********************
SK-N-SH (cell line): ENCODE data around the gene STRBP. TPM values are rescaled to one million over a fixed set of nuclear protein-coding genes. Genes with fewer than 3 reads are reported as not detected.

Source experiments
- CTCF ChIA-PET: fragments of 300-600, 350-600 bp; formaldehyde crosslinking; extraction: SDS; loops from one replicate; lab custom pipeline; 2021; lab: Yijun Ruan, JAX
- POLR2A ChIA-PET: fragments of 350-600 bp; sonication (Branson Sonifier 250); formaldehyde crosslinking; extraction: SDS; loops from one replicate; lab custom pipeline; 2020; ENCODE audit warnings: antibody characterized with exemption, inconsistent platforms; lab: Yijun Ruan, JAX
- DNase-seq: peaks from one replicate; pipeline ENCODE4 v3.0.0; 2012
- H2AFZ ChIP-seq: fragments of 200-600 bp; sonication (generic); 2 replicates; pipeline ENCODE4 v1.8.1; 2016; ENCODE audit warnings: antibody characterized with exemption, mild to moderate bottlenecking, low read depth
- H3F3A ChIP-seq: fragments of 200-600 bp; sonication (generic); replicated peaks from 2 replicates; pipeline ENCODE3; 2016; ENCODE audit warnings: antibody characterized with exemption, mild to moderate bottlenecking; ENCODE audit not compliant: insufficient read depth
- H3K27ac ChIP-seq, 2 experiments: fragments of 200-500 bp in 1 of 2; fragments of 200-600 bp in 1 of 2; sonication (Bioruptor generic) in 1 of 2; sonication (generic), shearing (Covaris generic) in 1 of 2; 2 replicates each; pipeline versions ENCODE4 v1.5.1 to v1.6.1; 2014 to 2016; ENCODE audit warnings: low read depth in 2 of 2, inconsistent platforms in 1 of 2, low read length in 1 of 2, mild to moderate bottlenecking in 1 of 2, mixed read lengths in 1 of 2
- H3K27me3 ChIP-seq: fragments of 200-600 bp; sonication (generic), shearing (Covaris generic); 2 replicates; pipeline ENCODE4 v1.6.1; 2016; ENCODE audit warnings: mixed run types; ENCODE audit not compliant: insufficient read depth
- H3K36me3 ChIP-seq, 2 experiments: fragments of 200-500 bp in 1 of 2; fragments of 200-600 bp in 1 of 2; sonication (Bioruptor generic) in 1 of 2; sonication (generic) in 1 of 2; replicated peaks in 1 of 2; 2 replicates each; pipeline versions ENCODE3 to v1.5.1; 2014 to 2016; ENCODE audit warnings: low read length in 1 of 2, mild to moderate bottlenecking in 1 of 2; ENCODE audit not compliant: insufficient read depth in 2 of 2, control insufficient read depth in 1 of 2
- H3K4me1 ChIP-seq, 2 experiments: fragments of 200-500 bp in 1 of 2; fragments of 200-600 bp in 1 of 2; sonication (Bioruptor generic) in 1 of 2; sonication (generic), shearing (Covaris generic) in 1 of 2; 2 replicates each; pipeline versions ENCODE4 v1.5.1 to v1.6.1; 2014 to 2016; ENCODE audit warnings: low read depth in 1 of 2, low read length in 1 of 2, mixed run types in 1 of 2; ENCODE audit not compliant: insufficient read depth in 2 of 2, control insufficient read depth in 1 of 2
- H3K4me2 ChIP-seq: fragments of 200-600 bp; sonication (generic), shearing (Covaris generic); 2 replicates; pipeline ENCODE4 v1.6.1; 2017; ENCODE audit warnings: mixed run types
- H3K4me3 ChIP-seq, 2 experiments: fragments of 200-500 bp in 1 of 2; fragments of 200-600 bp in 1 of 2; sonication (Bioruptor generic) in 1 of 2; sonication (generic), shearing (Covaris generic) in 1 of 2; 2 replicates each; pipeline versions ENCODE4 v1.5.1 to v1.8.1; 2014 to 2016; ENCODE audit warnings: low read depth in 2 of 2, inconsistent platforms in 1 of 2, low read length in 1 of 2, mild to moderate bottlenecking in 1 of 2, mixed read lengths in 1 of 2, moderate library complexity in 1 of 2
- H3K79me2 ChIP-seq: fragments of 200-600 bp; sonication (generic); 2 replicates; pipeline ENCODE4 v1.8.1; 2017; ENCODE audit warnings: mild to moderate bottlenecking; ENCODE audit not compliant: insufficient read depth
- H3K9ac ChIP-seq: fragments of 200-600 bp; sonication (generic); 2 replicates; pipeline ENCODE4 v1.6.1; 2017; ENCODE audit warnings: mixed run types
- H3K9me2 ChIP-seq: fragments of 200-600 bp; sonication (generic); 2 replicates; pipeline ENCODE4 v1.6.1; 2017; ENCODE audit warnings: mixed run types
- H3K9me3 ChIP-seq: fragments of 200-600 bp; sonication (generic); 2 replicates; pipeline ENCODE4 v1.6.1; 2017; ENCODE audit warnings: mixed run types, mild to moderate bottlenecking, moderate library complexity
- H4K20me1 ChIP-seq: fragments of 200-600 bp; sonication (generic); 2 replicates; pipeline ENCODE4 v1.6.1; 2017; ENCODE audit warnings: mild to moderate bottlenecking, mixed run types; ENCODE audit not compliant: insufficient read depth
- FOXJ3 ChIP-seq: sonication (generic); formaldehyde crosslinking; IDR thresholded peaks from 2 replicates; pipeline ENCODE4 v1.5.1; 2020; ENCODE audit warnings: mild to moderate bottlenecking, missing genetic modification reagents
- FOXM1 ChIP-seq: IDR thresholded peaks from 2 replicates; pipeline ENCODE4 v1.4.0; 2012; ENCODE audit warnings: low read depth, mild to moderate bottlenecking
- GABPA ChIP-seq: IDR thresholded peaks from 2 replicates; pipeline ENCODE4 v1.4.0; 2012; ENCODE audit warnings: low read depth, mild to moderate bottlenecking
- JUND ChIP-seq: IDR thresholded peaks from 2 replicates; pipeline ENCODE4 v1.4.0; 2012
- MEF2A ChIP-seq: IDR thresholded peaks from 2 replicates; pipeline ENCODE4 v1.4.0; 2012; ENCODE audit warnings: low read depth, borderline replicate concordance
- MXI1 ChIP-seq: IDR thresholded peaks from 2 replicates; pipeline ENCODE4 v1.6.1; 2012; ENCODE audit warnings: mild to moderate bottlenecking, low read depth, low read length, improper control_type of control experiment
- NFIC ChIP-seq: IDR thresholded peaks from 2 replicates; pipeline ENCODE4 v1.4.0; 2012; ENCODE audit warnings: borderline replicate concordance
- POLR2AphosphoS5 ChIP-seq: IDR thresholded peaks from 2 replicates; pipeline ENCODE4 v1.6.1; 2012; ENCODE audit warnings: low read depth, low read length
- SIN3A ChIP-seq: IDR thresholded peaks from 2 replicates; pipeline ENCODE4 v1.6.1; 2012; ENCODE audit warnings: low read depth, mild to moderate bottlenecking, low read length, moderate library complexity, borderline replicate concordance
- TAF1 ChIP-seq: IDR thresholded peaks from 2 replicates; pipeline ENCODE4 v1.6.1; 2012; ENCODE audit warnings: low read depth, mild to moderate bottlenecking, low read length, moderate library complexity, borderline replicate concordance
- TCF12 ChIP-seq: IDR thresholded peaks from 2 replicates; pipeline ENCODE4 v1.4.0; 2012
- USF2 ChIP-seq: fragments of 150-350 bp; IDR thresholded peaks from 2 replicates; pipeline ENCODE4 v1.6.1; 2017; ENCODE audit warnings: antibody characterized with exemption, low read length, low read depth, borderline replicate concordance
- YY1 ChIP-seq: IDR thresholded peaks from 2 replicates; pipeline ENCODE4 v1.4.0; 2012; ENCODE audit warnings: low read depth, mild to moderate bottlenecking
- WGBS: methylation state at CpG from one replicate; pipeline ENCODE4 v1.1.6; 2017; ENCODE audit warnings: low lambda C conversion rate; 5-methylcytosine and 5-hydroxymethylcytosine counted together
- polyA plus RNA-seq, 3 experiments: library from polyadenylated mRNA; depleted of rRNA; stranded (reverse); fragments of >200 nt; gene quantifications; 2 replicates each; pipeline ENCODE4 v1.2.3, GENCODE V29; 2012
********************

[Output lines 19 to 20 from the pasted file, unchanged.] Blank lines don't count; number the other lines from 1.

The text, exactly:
- FOXJ3 ChIP-seq: sonication (generic); formaldehyde crosslinking; IDR thresholded peaks from 2 replicates; pipeline ENCODE4 v1.5.1; 2020; ENCODE audit warnings: mild to moderate bottlenecking, missing genetic modification reagents
- FOXM1 ChIP-seq: IDR thresholded peaks from 2 replicates; pipeline ENCODE4 v1.4.0; 2012; ENCODE audit warnings: low read depth, mild to moderate bottlenecking